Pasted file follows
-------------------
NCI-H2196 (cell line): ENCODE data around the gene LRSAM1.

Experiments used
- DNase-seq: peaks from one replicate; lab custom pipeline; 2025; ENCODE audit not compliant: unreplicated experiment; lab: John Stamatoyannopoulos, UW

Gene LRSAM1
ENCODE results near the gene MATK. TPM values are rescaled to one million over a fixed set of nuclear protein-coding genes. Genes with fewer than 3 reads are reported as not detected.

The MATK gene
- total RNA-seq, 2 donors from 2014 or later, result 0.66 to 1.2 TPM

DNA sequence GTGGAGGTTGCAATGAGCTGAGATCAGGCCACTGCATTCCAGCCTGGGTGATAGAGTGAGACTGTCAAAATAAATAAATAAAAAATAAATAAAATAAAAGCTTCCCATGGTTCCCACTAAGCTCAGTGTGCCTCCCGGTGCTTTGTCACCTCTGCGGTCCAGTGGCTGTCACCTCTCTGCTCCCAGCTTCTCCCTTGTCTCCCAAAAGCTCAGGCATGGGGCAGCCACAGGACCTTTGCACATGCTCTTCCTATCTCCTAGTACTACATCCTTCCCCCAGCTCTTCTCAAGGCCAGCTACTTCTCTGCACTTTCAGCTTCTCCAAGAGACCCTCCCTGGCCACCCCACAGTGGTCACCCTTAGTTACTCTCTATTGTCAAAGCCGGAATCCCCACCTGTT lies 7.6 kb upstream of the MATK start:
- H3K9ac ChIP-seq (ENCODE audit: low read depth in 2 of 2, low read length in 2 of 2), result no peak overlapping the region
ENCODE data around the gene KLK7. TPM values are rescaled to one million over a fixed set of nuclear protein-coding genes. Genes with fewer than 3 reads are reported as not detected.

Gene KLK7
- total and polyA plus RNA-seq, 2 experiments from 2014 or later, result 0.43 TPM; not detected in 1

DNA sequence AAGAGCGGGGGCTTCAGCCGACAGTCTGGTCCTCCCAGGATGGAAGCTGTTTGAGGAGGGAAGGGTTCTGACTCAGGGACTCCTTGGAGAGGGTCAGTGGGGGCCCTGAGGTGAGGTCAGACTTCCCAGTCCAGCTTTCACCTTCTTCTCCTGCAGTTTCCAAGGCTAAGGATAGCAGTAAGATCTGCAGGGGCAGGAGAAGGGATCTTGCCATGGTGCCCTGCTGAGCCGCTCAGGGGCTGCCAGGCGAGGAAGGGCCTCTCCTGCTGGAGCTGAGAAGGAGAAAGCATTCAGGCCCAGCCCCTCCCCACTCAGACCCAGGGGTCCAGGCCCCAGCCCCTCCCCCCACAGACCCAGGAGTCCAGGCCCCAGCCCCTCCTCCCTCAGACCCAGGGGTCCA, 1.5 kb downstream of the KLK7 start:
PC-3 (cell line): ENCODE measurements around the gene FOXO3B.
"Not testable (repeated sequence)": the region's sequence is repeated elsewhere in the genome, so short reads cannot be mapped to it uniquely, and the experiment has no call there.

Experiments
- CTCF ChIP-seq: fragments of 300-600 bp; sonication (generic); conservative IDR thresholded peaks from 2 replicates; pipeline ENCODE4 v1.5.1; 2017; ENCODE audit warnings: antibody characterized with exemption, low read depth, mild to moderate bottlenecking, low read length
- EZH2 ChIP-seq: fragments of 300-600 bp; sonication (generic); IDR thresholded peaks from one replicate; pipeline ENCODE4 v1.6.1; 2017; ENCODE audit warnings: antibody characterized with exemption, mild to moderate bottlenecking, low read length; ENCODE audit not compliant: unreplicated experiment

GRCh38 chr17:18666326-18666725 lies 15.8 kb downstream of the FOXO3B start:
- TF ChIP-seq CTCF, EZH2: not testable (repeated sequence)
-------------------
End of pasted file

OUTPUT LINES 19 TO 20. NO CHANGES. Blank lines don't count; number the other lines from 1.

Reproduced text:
GRCh38 chr17:18666326-18666725 lies 15.8 kb downstream of the FOXO3B start:
- TF ChIP-seq CTCF, EZH2: not testable (repeated sequence)